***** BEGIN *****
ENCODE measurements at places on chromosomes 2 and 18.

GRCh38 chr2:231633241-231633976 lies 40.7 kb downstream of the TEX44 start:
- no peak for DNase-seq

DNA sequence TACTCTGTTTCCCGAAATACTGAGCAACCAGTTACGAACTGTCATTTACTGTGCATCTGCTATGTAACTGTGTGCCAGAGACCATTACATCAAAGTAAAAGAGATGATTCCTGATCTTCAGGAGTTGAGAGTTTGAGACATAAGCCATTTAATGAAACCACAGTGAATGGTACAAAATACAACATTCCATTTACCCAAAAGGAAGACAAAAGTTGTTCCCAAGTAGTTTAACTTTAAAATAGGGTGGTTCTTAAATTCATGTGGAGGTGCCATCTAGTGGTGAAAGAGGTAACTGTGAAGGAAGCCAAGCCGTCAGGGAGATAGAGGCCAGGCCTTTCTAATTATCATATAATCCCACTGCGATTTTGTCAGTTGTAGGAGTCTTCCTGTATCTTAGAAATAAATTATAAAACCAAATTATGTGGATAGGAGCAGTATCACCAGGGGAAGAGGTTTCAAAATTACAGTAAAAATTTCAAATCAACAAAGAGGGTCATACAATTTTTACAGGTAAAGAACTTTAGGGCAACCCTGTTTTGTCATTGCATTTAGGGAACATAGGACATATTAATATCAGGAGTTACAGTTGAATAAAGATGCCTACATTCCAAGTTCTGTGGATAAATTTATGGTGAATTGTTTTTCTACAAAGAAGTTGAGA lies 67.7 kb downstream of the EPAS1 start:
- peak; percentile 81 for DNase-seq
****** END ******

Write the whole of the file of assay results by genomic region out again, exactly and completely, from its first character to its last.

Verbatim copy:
ENCODE measurements at places on chromosomes 2 and 18.

GRCh38 chr2:231633241-231633976 lies 40.7 kb downstream of the TEX44 start:
- no peak for DNase-seq

DNA sequence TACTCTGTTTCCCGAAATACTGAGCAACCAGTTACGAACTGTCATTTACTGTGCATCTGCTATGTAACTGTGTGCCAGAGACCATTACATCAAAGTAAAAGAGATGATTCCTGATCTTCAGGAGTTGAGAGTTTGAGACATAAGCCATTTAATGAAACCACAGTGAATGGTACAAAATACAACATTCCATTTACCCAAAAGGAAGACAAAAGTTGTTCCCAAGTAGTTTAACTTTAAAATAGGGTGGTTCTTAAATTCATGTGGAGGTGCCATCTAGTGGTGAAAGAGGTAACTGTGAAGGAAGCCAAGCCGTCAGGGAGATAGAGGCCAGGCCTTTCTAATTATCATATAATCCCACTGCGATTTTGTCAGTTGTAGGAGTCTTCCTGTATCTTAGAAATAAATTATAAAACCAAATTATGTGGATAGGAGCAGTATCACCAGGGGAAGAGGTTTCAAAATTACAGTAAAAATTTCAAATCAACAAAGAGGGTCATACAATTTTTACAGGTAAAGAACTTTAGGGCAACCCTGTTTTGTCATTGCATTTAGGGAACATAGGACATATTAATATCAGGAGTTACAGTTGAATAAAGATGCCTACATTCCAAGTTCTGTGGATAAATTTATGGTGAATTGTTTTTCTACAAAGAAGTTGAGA lies 67.7 kb downstream of the EPAS1 start:
- peak; percentile 81 for DNase-seq